These classes are released under the same GPLv2+exception license of OpenJDK.
 
These classes are released under the same GPLv2+exception license of OpenJDK.
  
 
The <code>NextProtoNego</code> class is released under same license as the classes of the Jetty project.  
 
The <code>NextProtoNego</code> class is released under same license as the classes of the Jetty project.  
  
===Usage in Unit Tests===
+
===Use in Unit Tests===
  
It is possible to write and run unit tests that make use of the NPN implementation.
+
You can write and run unit tests that use the NPN implementation.
The solution that we used with Maven is to specify an additional command line argument to the Surefire plugin:
+
The solution that we use with Maven is to specify an additional command line argument to the Surefire plugin:
  
 
<source lang="xml">
 
<source lang="xml">
Line 127: Line 133:
 
===Debugging===
 
===Debugging===
  
Debug logging for the NPN implementation can be enabled in this way:
+
You can enable debug logging for the NPN implementation in this way:
  
 
<source lang="java">
 
<source lang="java">
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</source>
 
</source>
  
Since the <code>NextProtoNego</code> class is in the boot classpath, we chose to not use logging libraries in order to not override application's logging library choices, so the logging is performed directly on <code>System.err</code>.
+
Since the <code>NextProtoNego</code> class is in the boot classpath, we chose not to use logging libraries because we do not want to override application logging library choices; therefore the logging is performed directly on <code>System.err</code>.
  
 
}}
 
}}

Revision as of 15:30, 12 March 2012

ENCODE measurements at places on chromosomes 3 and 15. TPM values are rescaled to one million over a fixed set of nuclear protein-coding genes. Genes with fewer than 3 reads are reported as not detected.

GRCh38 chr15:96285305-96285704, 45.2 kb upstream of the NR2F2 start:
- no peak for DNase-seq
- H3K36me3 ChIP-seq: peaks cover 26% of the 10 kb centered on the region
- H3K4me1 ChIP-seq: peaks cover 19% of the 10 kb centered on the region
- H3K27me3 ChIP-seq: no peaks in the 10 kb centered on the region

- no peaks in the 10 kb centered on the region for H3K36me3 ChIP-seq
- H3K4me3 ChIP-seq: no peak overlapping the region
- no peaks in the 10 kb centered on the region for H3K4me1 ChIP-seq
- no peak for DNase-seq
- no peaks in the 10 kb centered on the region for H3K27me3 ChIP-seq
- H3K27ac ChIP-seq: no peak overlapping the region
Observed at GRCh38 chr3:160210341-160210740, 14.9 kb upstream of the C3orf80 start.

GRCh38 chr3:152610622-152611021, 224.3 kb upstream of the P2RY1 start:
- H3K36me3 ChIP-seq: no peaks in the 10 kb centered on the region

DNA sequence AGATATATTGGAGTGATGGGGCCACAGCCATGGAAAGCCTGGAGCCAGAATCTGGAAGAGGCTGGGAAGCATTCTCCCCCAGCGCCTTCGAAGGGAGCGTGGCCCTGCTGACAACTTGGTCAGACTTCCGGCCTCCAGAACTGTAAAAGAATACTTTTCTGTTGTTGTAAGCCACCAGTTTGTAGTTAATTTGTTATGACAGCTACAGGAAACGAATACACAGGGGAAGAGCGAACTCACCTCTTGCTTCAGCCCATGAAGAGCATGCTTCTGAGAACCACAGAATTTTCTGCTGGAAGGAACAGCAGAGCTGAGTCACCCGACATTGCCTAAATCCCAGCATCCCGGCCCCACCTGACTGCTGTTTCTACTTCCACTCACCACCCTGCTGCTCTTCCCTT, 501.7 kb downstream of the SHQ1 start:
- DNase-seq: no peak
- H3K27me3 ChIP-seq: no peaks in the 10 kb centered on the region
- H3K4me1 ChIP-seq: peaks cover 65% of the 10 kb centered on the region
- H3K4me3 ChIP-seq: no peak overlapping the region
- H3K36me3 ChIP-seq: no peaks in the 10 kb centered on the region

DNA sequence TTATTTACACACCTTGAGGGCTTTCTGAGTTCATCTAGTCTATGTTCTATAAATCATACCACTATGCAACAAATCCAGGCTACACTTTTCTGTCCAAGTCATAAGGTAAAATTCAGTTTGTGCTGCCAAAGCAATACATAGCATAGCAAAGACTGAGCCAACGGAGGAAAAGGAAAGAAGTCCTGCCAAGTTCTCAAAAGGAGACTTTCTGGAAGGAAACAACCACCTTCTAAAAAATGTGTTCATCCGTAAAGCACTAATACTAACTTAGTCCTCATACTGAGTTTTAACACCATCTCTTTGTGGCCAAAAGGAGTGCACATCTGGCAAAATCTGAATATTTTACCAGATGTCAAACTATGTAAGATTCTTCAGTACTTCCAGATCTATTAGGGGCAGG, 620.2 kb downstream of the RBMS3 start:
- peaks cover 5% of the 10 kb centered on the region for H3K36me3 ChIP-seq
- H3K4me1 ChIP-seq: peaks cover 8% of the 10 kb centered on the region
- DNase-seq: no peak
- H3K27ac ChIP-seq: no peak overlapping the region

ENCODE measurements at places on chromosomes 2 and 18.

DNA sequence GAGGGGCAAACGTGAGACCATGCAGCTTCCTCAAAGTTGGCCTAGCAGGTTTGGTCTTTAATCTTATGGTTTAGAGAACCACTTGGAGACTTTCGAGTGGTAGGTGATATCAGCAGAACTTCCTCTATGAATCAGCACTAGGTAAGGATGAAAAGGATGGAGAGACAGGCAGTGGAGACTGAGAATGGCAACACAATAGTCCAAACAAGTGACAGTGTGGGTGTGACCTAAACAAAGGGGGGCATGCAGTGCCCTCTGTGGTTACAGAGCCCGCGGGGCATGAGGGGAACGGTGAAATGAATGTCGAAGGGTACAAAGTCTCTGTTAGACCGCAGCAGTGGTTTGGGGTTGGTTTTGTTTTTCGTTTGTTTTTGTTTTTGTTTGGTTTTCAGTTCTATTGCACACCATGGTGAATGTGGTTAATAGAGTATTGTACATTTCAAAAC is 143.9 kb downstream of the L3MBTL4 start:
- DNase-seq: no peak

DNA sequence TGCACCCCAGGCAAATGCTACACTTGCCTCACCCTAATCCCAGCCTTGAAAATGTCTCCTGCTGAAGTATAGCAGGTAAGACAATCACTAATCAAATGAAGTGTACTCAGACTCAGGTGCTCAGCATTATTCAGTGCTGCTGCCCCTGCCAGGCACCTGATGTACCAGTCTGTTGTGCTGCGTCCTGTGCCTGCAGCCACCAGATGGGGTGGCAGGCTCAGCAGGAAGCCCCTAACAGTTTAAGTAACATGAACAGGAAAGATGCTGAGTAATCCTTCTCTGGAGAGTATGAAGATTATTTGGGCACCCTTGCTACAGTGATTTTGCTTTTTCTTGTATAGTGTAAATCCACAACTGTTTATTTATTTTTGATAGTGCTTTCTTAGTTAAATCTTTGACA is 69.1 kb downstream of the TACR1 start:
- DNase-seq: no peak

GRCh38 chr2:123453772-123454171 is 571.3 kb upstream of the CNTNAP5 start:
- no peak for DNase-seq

Introduction

The Jetty project provides an implementation of the Next Protocol Negotiation TLS Extension (NPN) for OpenJDK 7 or greater. NPN is a Transport Layer Security (TLS) extension for application layer protocol negotiation. It allows the application layer to negotiate which protocol to use over the secure connection.

NPN currently negotiates using SPDY as an application level protocol on port 443, and also negotiates the SPDY version. However, NPN is not SPDY specific in any way. Jetty's NPN implementation, although hosted under the umbrella of the Jetty project, is independent of Jetty (the servlet container); you can use it in any other Java network server.

JVM Startup Use

To enable NPN support, you need to start the JVM with:

java -Xbootclasspath/p:<path_to_npn_boot_jar> ...

where path_to_npn_boot_jar is the path on the file system for the NPN Boot jar file, for example one at the following Maven coordinates org.mortbay.jetty.npn:npn-boot.

API Use

Applications needs to interact with NPN TLS extension protocol negotiations. For example, server applications need to know whether the client supports NPN, and client applications needs to know the list of protocols supported by the server, and so on.

To provide this interaction, Jetty's NPN implementation provides an API to applications, hosted at Maven coordinates org.eclipse.jetty.npn:npn-api. You need to declare this dependency provided, because the npn-boot jar already includes it (see the previous section above) and it is therefore available in the boot classpath.